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BONNAROO 2015: OLD GUARD, NEW DOGS & A WHOLE LOTTA LOVE


The dust has settled over the fields of Manchester after Ashley Capps' AC Entertainment and Superfly brought the motley tribes “back to the farm” for Bonnaroo 2015, a music tastemakers’ paradise.

D’Angelo & the Vanguard ruled the night Saturday, Twenty One Pilots showed why we should keep our eyes on them Sunday morning, Kacey Musgraves offered a laidback kind of high country on Friday and Billy Joel closed it down Sunday night on the What Stage with a set of well-loved hits and the snarky rejoinder, “Are those the rich-people seats? Don’t worry. I don’t need jewelry.”

Beyond the eclectiquity, the meshing of genres was genius: Ed HelmsBluegrass Situation’s Sunday takeover of That Tent brought Jerry Douglas & the Earls of Leicester to the stage for a master class on classic mountain and bluegrass music, ranging from “The Martha White Flour Theme” to a plucky “I’ll Go Steppin’ Too.”

Saturday on the What Stage, My Morning Jacket delivered a ruminative set that brought atmospherics to genuine rock & roll—and prompted Jake Galifianakis to feed Jon Hamm Gummy Bears backstage. MMJ was followed by Mumford & Sons’ increasingly electric presence, tempered with their folk urgency. An all-star encore of “I Get By With a Little Help from My Friends” featured MMJ, Dawes, Hozier, Ed Helms and more.

DeadMau5 and BassNectar were just the tip of the EDM iceberg, keeping the Farm rolling until almost sunup, while Childish Gambino delivered deep-cut rap grooves during daylight hours and Kendrick Lamar made dusk turning into night a rhythm fest to reckon with.

Mining a different kind of funk, Earth, Wind & Fire closing the Which Stage on Friday, proved age truly is nothing but a number—as Chance the Rapper and Kendrick Lamar joined the seminal R&B group for “September” and “Let’s Groove Tonight.” With a set ending at close to 1am, the sun-scorched multitudes danced and sang with an abandon almost unequaled all weekend.

Elle King, brash and brazen in a red leotard with sheer red stockings, played the Who Stage to an overflow crowd. Unapologetic, she has an unerring libertine sense that is as salty as the full-throttle voice she attacks her songs with. “I Told You I Was Mean” was a siren’s call for every guy who deserves what he’s got coming.

Dawes—playing the ’Roo for the third time—made their debut on the massive What Stage on Friday, Taylor Goldsmith telling the crowd, “This sure is different.” Their Southern California canyon-evoking songs, especially those from the brand new All Your Favorite Bands, had a sheen marked by Goldsmith’s detail-driven lyrics grounded in emotional excavation.

Rhiannon Giddens played an early set under the scorching sun Saturday on the Which Stage, marrying Odetta’s “Water Boy” (“the song that changed my life, and inspired T Bone Burnett to make a solo record on me”), Patsy Cline’s seminal “Sher’s Got You” and Cousin Emme’s holler-stomping “Ruby.” Joined by the rest of the Carolina Chocolate Drops, she energized old-time music with passion that was larger than mere historic reverence.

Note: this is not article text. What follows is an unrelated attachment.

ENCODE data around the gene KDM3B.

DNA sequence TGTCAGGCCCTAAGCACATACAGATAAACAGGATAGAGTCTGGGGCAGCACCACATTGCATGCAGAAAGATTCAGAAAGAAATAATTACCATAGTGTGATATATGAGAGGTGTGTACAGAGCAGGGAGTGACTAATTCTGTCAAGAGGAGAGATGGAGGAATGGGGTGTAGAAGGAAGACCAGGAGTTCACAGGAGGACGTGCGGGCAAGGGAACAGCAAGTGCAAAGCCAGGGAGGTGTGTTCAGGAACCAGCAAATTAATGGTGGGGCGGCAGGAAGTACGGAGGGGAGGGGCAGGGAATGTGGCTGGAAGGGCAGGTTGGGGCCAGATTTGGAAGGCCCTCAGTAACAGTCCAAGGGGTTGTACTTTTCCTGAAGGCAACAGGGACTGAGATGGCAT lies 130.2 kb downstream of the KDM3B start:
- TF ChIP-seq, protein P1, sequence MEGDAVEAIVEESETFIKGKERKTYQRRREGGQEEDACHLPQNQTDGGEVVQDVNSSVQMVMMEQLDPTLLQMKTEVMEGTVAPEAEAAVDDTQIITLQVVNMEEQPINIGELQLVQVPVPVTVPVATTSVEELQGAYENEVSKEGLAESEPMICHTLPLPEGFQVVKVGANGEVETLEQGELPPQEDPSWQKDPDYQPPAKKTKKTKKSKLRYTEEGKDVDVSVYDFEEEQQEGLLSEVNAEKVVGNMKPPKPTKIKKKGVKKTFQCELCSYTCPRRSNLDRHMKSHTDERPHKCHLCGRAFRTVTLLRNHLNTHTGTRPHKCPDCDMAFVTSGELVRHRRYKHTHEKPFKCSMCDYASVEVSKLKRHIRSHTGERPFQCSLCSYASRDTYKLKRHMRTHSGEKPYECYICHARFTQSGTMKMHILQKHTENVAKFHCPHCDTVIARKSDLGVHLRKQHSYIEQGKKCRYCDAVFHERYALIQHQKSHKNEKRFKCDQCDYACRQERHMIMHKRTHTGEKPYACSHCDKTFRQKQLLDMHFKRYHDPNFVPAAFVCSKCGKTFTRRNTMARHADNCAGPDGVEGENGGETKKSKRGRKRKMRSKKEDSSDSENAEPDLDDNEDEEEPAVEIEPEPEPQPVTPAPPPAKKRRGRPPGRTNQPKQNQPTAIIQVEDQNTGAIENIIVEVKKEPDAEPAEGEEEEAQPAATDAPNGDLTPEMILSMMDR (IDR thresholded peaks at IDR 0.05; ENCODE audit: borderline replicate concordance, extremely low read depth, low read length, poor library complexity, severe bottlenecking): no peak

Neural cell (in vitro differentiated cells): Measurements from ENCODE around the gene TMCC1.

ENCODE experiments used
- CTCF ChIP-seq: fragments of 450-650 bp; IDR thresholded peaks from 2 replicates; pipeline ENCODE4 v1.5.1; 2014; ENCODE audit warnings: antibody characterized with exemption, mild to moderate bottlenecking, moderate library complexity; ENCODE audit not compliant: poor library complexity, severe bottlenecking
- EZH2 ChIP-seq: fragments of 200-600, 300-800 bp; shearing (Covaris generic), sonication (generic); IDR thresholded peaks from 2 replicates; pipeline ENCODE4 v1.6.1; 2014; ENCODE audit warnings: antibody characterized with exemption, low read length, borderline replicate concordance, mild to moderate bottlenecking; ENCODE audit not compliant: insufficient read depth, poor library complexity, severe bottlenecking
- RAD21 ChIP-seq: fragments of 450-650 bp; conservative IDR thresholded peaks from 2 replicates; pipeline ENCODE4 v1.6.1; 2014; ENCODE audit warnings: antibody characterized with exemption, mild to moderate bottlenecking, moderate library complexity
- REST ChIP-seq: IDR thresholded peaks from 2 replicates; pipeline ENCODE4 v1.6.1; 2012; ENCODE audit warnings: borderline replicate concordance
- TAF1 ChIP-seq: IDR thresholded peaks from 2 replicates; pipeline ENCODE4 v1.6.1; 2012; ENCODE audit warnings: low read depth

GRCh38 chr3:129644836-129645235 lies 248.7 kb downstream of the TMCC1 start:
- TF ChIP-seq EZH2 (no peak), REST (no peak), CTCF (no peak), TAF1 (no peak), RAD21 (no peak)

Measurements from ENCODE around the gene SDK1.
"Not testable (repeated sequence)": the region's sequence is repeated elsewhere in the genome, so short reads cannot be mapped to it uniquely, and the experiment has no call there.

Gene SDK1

Critics’ fave Sturgill Simpson demonstrated he is not Waylon Jennings but an artist singing in his own way about real life (including a laundry list of drugs) with a lean band that means business. He is his own kind of country, one that is no-frills, stands on its own and could redefine the potential of what popular country is. They were spilling out on the sides of That Tent as the sun went down on Saturday, a psychedelic graphic backdrop behind him.

Tears for Fears turned in one of the tightest, most euphoric sets of the weekend Friday. Opening with a gauntlet-tossing “Everybody Wants to Rule the World,” their 75 minutes heated up the rhythm & blues that always underscored hits like “Mad World” and “Sowing the Seeds of Love.” Beyond the exultant singing emanating from the late-teen and 20-something-heavy audience, there was a vitality to Roland Orzabel and Curt Smith—both in ridiculously good voice—that suggests they’re hitting a new creative peak.

But no one was in better voice than Robert Plant with his Space Shifters. Over time, he has learned how to use his instrument not just for power but intent—straddling the blues with Bukka White’s “Fixing to Die,” channeling Appalachian torment in “Little Maggie,” filigreed folk with “California,” then attenuating that signature erotic moan into a full Bo Diddley beat on “I Just Want to Make Love to You” that begat “Whole Lotta Love.”

Plant is one of those rare icons who has no interest in regurgitating or competing with his past. Instead, he uses African instruments, multiculti rhythms, blazing guitars and mandolins to cast spells that allow his still-formidable voice to wring notes, cast emotion and always, always beckon to the willing maids within hearing. He showed deep charm and a disarming sense of humor while doing it.

He wryly intro’d his encore as “a strong blessing from the milkmaids of Devon to the people of Bonnaroo…with peace & love,” but the full-throttle guitar belied the intro and Plant cat’o’nine-tailed the words, “It’s been a long time since I rock & rolled…” It was the perfect catharsis under a thin moon on a clear night in a pasture somewhere in Tennessee.

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